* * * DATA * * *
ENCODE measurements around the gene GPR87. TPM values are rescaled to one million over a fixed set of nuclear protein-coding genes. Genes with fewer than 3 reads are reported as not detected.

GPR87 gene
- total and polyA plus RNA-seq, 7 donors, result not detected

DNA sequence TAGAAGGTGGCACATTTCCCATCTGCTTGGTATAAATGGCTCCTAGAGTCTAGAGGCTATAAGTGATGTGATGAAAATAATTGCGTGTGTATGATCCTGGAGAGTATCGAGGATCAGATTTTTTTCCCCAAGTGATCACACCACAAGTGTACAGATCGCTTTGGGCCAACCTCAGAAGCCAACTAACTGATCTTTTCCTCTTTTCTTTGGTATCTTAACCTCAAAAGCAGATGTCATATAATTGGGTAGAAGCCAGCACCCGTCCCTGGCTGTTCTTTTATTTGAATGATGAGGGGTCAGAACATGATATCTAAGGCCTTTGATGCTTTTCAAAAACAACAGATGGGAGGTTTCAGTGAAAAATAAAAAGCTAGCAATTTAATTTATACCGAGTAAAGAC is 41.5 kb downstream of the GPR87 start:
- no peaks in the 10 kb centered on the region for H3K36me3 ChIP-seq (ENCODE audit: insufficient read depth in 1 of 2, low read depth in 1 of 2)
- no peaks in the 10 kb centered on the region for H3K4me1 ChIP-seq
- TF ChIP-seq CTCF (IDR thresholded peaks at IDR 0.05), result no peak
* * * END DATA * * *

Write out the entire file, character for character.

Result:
ENCODE measurements around the gene GPR87. TPM values are rescaled to one million over a fixed set of nuclear protein-coding genes. Genes with fewer than 3 reads are reported as not detected.

GPR87 gene
- total and polyA plus RNA-seq, 7 donors, result not detected

DNA sequence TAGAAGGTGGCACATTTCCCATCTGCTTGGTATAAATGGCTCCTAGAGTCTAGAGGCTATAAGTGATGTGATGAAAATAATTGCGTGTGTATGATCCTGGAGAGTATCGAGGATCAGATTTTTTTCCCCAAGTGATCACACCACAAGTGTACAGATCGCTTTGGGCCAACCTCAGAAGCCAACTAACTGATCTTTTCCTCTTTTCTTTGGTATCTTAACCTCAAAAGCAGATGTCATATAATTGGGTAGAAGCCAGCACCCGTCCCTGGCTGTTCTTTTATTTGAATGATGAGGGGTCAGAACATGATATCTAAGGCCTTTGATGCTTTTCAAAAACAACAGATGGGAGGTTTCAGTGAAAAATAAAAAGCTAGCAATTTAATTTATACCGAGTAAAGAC is 41.5 kb downstream of the GPR87 start:
- no peaks in the 10 kb centered on the region for H3K36me3 ChIP-seq (ENCODE audit: insufficient read depth in 1 of 2, low read depth in 1 of 2)
- no peaks in the 10 kb centered on the region for H3K4me1 ChIP-seq
- TF ChIP-seq CTCF (IDR thresholded peaks at IDR 0.05), result no peak